Killsquad (PC) Early Access Thoughts
Decent co-op option
Multiple play-style options
Repetitive level design
Lack of narrative
There is just something satisfying about a classic dungeon crawl game. While it can be padded with storyline, enhanced by graphics, and complicated with unique mechanics, its core is always the same. Move from point A to point B in a limited field by removing all obstacles in your way. Killsquad merges this classic style with mission-based gameplay and a dystopian sci-fi theme, in an attempt to create something greater than the sum of its parts.
Players take on the role of one of four heroes, mercenaries really, who are hired to take on various deadly missions. These range from extermination to investigation and can be taken on either solo or as a team, but are standardly presented as missions too dirty and dangerous for standard law enforcement. Character builds are also designed to be playable as either solo or as part of a team and try to be more than just your classic warrior, ranger, rogue, and wizard archetypes. Gameplay then follows a cyclical format where completing successful missions awards money and supplies for better equipment, which then allows you to take on more difficult missions for even higher payouts that you then use to create better equipment.
In its attempt to balance solo-play with co-op play, Killsquad has created a challenging and fun experience. The usage of a dual leveling system allows users to customize their play-style based on the current mission, rather than a character archetype. This feature allows for an enjoyable experience without having to maintain two or more characters for different play types. Unfortunately, the system isn’t balanced and greatly favors co-op play. Solo players will find themselves having to grind the same low-level missions repeatedly before they can move up and with little characterization, no storyline, and no humor, many players will be left asking what’s the point.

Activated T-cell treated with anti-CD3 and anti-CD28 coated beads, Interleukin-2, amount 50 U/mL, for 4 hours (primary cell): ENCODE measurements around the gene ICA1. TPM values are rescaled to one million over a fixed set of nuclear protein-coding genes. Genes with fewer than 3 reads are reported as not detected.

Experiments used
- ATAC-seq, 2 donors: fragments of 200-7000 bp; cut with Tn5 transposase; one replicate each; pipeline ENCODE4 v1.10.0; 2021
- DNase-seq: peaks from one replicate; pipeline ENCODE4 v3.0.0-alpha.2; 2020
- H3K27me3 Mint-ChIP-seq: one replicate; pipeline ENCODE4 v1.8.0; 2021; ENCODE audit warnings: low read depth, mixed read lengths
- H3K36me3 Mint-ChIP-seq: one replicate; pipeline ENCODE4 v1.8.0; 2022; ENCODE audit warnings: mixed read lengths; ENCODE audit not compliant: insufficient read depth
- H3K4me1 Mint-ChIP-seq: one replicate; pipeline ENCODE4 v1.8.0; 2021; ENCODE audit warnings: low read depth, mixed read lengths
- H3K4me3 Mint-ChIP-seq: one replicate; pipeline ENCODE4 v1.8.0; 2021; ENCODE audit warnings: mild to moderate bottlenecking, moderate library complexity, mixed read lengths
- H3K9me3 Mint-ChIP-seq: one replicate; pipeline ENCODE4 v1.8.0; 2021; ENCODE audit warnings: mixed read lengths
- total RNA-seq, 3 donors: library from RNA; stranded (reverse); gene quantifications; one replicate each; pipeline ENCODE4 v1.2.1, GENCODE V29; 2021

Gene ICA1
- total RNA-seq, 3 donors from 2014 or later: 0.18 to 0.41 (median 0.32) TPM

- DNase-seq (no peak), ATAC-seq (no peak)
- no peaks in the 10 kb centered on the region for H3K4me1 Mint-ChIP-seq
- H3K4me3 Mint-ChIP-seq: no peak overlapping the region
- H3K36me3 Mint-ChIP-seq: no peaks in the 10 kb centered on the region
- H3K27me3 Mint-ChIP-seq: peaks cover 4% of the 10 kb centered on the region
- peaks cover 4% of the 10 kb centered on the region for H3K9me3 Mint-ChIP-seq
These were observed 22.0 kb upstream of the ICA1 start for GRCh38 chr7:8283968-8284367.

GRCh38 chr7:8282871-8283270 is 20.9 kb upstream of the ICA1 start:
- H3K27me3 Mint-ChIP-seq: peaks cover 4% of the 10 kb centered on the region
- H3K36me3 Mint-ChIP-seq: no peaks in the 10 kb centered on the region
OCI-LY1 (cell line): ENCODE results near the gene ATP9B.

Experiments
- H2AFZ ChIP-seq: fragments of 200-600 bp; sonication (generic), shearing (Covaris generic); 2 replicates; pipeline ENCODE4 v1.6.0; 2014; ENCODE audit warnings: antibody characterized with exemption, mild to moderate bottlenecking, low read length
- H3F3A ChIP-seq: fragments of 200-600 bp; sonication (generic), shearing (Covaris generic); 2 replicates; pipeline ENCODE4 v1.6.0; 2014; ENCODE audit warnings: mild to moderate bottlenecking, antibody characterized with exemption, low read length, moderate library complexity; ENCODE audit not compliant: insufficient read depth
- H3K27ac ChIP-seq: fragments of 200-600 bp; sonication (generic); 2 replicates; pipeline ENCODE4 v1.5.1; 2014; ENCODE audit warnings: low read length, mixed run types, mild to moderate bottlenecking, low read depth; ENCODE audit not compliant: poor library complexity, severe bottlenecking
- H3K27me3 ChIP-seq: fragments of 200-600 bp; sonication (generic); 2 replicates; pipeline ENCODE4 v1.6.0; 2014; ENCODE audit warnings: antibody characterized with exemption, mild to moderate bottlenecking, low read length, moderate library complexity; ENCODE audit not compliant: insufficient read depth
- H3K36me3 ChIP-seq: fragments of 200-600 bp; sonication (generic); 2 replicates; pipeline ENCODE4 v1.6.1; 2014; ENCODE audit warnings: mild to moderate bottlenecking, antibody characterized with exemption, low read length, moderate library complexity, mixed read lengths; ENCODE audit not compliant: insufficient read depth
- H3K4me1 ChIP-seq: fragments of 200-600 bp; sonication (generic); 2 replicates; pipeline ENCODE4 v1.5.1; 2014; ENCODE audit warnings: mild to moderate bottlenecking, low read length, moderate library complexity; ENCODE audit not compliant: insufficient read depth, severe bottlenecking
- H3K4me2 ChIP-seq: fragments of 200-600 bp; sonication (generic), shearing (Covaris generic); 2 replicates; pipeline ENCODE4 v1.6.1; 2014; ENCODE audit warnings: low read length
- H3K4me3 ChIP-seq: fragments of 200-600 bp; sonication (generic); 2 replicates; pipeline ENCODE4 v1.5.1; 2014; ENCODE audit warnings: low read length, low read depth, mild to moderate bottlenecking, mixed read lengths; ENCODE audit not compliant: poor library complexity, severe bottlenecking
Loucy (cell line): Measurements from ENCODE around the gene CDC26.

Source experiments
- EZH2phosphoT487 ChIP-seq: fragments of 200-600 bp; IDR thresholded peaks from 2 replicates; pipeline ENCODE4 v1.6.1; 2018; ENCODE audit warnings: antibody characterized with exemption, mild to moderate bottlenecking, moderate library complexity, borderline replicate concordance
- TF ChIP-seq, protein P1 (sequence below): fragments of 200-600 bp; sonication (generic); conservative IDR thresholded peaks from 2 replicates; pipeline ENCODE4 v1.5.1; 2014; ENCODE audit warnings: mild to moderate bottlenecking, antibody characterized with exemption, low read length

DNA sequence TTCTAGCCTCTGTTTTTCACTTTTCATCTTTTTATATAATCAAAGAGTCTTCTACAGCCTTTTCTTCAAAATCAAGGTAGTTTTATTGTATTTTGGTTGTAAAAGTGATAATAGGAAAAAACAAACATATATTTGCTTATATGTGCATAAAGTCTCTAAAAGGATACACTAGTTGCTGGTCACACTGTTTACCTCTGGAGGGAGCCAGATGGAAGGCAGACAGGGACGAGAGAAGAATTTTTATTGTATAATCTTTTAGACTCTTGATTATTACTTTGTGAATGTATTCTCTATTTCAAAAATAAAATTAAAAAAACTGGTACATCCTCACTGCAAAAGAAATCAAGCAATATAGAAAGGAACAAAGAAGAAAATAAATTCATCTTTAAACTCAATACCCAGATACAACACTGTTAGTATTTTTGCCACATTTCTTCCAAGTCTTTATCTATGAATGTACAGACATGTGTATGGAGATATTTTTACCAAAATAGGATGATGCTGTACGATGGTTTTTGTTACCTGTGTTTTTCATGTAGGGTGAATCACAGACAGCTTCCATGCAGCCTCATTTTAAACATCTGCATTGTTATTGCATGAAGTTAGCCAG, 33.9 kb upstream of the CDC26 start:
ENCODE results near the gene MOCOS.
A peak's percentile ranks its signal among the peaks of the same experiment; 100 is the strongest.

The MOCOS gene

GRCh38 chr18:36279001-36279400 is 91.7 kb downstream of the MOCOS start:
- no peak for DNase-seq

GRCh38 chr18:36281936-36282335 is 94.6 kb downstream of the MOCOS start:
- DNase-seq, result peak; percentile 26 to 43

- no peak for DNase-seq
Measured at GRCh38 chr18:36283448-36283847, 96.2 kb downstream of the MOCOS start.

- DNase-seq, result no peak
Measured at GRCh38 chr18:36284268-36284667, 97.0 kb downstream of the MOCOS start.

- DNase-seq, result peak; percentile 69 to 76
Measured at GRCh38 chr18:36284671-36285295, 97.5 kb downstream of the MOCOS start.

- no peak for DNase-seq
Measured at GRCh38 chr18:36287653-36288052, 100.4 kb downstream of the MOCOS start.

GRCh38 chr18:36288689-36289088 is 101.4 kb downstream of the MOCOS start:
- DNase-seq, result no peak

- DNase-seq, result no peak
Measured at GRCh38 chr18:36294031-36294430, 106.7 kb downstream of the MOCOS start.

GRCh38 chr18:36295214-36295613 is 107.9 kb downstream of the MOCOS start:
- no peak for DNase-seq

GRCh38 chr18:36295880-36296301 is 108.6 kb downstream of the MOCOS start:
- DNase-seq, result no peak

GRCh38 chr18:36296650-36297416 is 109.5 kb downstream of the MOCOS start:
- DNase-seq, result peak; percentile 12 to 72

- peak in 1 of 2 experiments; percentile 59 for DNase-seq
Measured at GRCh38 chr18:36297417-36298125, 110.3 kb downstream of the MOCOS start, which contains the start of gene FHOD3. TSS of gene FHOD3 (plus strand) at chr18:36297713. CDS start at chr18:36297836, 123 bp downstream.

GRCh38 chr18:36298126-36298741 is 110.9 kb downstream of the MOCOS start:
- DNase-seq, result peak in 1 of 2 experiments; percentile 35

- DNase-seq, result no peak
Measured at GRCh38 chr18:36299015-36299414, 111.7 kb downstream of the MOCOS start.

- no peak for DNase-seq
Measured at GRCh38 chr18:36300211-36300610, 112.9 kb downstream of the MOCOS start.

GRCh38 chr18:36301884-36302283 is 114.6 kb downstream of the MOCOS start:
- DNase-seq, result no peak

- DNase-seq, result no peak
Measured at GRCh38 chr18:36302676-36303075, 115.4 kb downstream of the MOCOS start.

Graphics and character design do an impressive job of supporting the dystopian sci-fi theme. Characters seem to walk the fine line of being recognizable yet futuristic with plenty of different weapon designs and color schemes to help distinguish your character from team-mates. The level design also does an excellent job of combining futuristic alien with deteriorated familiar, which is vital to the theme. Unfortunately, what the level design does not do is promote variety. You will find many a repetitive layout with only the bare minimum changed, or find yourself returning to the same map with a different objective. Also, the user interface feels sloppy, especially when using a controller. Several times when utilizing the menu, the cursor would wander across the screen for no reason or would require you to switch back to keyboard and mouse.
Ultimately Killsquad does a remarkable job of offering a different co-op experience. As it’s currently in early-access users can expect more content and a cleaner interface as time goes by. Players looking for something different to play with the squad should try this out. For those playing solo, you may want to hold off until content has been updated with more variety.
This is still an Early Access title so we cannot give it a final score. However, if we had to score it right now, it would be a 6.5/10.